Email is a universal communication tool for all types of business, fitness included. The impression you make with electronic communication is just as important as the words you speak in person. As electronic communication and connection has become 24/7, inboxes have become cluttered. The average person sends or receives approximately 120 messages a day. With this kind of volume, it’s important that your messages are easy to read and respond to. As a health and fitness pro, you are often on the go, and a full inbox makes it tempting to communicate in shorthand or text-like fashion. Unfortunately, this shortcut can often be misconstrued as careless, unprofessional or even rude. Make sure your email game is on point by utilizing these six tips for better email etiquette in the fitness industry.
Subject line simplicity
People often decide if they will or will not open an email based on the subject line. Keep it simple and to the point. Subject specificity makes the message searchable in a full inbox. Messages without subject lines suggest a lack of attention to detail or carelessness. Lastly, funny or coy subject lines discredit the message and also make it hard to prioritize or search for future reference.
Be sure to write a basic salutation such as, “Hi, Jane,” or “Good morning, Joe.” This may seem like an unnecessary step in crafting your message, but it sets a tone of respect and professionalism. Without a salutation, an email feels like someone barged in and just started talking. If you are emailing someone for the first time, take the time to introduce yourself. This is also a good time to build rapport with a polite statement such as, “I am excited to work with you on your fitness journey.” The email salutation is the electronic handshake that you make when you greet someone in person. Stick to professional greetings and avoid things like “Yo” or “Hey” in the workplace. It can also be a good idea to thank the recipient at the beginning of your message for either providing information or reaching out with an inquiry. “Thank you for contacting me” puts the reader at ease and fosters a positive working relationship.
As electronic communication becomes more prevalent, it is no surprise that messages are sometimes forgotten or put off until tomorrow. To increase the odds of getting a quick response, get to the point of the email early in the message. People want to read and respond to messages quickly. Strive for clarity and brevity by using short, specific sentences. Numbered or bulleted points can help organize emails requiring more text. Often emails are necessary as documentation, so be specific in providing dates, times, locations and facts. Use caution, however, in emailing personal information such as client records, as this may violate HIPAA (Health Insurance Portability and Accountability Act) and raise concerns regarding confidentiality.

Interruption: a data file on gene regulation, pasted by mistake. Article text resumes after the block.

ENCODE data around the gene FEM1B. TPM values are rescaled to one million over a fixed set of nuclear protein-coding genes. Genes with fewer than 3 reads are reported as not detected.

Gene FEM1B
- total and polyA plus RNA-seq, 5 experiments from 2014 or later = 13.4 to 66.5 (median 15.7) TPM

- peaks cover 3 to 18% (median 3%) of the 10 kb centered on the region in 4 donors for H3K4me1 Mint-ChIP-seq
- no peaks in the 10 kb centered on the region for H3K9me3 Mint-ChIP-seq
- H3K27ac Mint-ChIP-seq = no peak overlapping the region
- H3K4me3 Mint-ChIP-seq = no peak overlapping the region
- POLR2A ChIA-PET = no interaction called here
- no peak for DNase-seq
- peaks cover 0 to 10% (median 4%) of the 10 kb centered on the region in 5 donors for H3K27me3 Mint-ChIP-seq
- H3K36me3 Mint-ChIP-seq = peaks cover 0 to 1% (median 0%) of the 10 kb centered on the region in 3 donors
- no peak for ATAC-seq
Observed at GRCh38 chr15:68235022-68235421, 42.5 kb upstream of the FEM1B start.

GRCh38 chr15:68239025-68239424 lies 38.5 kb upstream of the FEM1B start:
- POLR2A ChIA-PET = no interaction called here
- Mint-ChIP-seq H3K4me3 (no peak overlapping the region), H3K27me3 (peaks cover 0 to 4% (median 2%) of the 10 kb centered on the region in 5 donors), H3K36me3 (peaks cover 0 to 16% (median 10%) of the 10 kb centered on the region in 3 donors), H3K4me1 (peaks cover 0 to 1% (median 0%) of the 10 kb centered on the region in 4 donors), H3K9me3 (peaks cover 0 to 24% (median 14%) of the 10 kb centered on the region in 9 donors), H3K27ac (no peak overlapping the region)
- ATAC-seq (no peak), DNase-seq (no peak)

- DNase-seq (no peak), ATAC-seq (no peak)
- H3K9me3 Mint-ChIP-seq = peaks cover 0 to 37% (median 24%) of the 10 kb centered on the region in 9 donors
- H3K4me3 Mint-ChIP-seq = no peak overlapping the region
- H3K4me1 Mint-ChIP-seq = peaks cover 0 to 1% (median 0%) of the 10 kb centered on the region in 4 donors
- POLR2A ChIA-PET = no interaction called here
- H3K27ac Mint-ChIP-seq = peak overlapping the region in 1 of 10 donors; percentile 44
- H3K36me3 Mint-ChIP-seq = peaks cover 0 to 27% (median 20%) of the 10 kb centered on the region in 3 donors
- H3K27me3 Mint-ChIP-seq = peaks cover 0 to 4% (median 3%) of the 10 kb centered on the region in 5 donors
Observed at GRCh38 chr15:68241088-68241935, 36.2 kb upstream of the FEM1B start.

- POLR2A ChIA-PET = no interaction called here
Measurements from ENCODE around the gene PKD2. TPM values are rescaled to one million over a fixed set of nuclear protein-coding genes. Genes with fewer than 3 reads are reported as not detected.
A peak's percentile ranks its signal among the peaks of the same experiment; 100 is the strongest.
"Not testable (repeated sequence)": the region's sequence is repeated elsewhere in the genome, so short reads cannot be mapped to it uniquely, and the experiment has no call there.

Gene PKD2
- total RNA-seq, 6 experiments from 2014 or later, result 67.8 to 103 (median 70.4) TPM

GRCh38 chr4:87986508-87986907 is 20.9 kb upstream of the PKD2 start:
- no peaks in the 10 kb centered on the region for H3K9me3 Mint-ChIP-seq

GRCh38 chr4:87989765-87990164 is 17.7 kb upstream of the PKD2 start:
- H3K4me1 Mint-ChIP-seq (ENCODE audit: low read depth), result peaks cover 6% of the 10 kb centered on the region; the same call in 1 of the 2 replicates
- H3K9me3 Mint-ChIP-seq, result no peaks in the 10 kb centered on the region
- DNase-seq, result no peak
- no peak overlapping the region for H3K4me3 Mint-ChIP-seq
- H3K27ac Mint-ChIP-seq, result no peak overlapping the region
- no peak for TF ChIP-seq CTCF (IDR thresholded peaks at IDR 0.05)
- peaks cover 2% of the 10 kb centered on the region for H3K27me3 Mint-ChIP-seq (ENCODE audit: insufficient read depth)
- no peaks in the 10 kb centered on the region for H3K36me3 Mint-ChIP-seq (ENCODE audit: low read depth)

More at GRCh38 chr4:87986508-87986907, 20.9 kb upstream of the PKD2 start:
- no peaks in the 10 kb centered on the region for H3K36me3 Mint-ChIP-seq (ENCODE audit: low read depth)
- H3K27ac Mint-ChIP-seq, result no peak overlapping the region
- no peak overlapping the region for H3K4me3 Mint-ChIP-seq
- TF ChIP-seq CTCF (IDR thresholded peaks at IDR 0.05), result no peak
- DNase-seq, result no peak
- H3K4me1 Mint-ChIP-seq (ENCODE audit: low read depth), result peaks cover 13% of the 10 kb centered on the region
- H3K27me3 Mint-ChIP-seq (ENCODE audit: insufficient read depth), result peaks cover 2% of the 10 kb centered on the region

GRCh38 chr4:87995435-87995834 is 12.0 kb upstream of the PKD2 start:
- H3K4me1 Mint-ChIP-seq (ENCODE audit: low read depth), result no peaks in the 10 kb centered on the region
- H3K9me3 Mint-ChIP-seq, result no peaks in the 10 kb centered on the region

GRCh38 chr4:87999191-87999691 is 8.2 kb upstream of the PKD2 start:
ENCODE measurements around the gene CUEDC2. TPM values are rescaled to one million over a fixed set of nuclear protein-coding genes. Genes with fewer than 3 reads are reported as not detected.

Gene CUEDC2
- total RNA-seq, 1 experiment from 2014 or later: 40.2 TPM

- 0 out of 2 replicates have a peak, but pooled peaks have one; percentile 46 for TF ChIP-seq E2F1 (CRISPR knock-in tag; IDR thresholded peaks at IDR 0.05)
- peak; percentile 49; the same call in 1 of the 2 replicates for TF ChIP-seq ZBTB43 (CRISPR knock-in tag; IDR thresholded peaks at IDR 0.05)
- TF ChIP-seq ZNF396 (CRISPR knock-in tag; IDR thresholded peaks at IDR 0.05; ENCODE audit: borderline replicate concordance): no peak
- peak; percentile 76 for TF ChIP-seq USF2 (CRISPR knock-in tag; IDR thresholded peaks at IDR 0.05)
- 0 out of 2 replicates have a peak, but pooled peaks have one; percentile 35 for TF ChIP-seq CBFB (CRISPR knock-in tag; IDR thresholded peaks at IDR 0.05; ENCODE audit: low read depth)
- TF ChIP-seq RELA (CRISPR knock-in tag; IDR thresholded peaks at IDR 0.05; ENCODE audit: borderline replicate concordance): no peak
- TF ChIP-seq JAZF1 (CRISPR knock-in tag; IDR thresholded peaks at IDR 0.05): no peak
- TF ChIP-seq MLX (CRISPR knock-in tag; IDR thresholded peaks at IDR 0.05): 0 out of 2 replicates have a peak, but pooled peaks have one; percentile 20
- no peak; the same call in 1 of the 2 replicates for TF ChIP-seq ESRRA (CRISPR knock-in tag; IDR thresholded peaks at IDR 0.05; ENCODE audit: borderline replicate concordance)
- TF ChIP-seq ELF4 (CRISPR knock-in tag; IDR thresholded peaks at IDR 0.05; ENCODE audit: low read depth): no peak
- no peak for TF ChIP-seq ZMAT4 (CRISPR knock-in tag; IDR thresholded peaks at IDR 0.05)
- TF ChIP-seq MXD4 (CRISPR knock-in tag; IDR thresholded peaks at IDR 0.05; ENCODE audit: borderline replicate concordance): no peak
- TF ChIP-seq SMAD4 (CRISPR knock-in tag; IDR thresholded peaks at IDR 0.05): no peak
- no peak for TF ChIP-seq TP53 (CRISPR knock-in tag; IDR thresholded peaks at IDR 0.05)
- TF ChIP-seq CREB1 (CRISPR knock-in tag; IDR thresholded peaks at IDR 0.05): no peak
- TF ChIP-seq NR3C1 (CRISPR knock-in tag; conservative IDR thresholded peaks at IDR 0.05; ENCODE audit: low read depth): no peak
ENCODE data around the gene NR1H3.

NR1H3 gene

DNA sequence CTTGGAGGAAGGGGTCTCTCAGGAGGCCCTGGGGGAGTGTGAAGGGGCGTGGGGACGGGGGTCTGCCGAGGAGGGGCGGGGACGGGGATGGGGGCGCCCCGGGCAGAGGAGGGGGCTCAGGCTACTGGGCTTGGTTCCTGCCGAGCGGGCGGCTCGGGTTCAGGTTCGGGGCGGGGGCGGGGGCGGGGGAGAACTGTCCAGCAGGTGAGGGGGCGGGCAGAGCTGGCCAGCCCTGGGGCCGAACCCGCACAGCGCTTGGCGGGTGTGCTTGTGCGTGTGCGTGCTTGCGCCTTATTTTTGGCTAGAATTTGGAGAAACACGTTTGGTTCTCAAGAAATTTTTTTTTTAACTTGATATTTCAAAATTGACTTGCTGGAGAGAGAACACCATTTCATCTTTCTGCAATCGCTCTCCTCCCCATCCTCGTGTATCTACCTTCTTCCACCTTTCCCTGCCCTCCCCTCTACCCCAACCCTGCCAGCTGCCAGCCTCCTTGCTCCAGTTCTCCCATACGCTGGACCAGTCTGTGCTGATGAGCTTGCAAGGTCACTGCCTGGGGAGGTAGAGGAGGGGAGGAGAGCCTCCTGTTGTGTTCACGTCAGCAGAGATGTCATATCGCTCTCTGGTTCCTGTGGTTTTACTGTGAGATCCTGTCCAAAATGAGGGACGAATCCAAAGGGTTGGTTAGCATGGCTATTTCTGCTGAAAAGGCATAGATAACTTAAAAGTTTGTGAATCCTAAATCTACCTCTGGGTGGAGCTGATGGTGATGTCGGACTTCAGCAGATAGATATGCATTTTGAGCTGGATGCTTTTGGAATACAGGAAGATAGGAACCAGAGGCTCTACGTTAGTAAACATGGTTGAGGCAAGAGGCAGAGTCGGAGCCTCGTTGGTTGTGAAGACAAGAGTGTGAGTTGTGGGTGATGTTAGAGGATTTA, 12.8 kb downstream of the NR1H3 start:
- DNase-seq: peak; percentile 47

Savvy sign offs
The last step to creating a fantastic email is to include an appropriate closing statement along with your signature. It is nice to include a polite remark at the end of the message such as, “Please let me know if you have questions” or “I look forward to hearing from you.” After the polite remark, utilize a closing sentiment such as, “Thank you” or anything that allows you to demonstrate gratitude or well wishes to the receiver. Popular sentiments include “Sincerely,” or “Respectfully,” or more industry-specific favorites such as, "In Health" or “Namaste.” Avoid using casual sentiments such as “Cheers,” “Peace,” or “Ciao,” unless you are good friends with the receiver. At the end of the message, create a simple signature that includes your name, company and basic contact information. Avoid lengthy auto signatures or large logos as these can distract from the message.
You don't have to have a degree in English to utilize proper grammar and punctuation. Sloppy emails are unprofessional and can convey a lack of effort. Take the time to capitalize sentences, double-check spelling and utilize punctuation. And be sure to use exclamation points sparingly. Fitness professionals are often very passionate about helping others and want to convey that excitement in written messages. One or two well-placed exclamation marks can make a nice statement. More than that can start to feel unprofessional or lessen the credibility of the sender. Also, emojis are fun, but they don't have a place in most professional communication. Make sure that they are appropriate for the nature of the message and the recipient before you add a winky face. Lastly, don't forget the importance of proofreading, take a few moments before pressing send to avoid mistakes, even from your phone.
If you work for a company, use the company-provided email address. If you work for yourself, create an email that clearly identifies who you are and your role. Avoid using nicknames or personal interests as your address. Lunges4lyfe or loverofdogs99 are not appropriate for professional communication no matter how much you love leg exercises or pups.
At this time, nearly all industries communicate via electronic message. Set yourself apart in the sea of messages by taking a little extra time to craft professional inquiries and responses. Attention to etiquette will allow others to see you as a true professional, which builds trust, rapport and credibility.